Problems arise when you mistake being thin for being happy. Having a healthy body image and ensuring your lifestyle doesn't encourage health complications is conducive to being happy, but it is important to understand there are many different factors which affect both health and happiness.

This article is merely informative, oneHOWTO does not have the authority to prescribe any medical treatments or create a diagnosis. We invite you to visit your doctor if you have any type of condition or pain.

If you want to read similar articles to Can Being Happy Make You Lose Weight?, we recommend you visit our Healthy living category.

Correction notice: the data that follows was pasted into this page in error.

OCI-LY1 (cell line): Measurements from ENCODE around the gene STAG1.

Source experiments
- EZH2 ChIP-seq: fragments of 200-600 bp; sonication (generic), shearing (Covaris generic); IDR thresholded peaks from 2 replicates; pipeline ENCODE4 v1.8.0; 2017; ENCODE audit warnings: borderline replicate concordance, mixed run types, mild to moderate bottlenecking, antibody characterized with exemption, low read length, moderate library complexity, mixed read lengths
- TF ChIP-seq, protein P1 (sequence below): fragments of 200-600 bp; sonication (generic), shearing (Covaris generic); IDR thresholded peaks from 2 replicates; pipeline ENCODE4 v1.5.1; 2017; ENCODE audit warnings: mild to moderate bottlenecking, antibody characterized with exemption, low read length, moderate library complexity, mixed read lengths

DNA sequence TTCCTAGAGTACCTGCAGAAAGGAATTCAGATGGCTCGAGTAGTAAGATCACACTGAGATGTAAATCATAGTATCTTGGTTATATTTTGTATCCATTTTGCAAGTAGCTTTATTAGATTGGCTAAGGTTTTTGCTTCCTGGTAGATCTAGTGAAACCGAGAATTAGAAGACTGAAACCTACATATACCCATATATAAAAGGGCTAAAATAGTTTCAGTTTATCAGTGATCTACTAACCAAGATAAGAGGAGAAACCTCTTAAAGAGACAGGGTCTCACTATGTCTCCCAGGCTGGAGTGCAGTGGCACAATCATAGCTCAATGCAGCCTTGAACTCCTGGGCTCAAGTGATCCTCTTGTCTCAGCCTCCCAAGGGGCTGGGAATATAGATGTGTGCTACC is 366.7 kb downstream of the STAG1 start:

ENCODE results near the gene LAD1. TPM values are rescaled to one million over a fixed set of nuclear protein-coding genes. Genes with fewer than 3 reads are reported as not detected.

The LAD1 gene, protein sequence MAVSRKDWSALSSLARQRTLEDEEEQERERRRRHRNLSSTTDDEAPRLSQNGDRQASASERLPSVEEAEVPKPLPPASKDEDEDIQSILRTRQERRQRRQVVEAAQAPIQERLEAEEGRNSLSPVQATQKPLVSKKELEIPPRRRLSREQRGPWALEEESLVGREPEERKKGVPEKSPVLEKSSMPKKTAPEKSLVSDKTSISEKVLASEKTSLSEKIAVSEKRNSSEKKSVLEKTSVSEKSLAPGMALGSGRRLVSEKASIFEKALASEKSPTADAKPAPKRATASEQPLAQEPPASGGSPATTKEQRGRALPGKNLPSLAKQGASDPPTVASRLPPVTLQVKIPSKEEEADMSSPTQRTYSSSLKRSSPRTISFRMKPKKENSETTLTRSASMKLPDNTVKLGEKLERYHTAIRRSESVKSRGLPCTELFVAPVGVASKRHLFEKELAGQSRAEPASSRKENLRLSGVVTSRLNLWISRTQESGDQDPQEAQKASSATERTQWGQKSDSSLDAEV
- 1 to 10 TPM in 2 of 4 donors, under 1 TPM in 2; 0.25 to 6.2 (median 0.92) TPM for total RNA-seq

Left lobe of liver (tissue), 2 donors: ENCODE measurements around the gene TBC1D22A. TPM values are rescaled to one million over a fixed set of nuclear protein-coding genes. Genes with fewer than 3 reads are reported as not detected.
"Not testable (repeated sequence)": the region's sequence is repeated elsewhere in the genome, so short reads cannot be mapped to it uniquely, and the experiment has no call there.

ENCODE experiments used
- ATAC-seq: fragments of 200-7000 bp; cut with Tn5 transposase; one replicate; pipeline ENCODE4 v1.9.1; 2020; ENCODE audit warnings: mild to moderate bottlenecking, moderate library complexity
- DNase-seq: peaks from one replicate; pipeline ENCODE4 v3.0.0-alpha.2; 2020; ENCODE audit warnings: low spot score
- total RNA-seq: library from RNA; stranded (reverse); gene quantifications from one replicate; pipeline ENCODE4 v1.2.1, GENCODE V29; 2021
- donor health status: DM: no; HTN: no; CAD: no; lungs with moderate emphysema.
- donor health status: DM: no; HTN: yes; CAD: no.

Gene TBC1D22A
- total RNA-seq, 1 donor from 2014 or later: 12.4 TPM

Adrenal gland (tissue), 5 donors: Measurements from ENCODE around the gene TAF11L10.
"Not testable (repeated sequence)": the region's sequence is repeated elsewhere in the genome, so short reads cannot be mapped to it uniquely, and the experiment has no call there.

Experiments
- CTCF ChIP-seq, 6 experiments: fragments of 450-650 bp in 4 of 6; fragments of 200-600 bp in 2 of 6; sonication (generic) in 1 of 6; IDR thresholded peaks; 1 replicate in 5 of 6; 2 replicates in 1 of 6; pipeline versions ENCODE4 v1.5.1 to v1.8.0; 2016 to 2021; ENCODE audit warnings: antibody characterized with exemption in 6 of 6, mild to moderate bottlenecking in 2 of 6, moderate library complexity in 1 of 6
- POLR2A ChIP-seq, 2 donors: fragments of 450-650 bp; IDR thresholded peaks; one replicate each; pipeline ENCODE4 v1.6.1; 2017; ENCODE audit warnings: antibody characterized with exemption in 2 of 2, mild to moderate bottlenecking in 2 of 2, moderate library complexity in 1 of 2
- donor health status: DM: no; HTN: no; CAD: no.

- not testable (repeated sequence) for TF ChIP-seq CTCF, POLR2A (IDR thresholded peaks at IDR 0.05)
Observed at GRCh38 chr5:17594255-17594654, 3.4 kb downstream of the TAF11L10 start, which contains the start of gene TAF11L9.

References

1 https://academic.oup.com/fampra/article/16/2/196/480196

2 http://www.timothy-judge.com/Judge%20and%20Cable%20%28JAP%202010%29.pdf

3 https://www.ncbi.nlm.nih.gov/pmc/articles/PMC4703784/

4 https://www.psychologytoday.com/blog/prefrontal-nudity/201402/6-ways-the-love-hormone-helps-you-lose-weight

5 http://www.independent.co.uk/life-style/health-and-families/overweight-fat-obese-skinny-study-bmi-university-bristol-a8127381.html

6 https://pdfs.semanticscholar.org/55f5/811ee5d09f5bd42d3f6e71bc7aa4010154a2.pdf

7 http://www.research.ed.ac.uk/portal/files/17267685/JECH_paper.pdf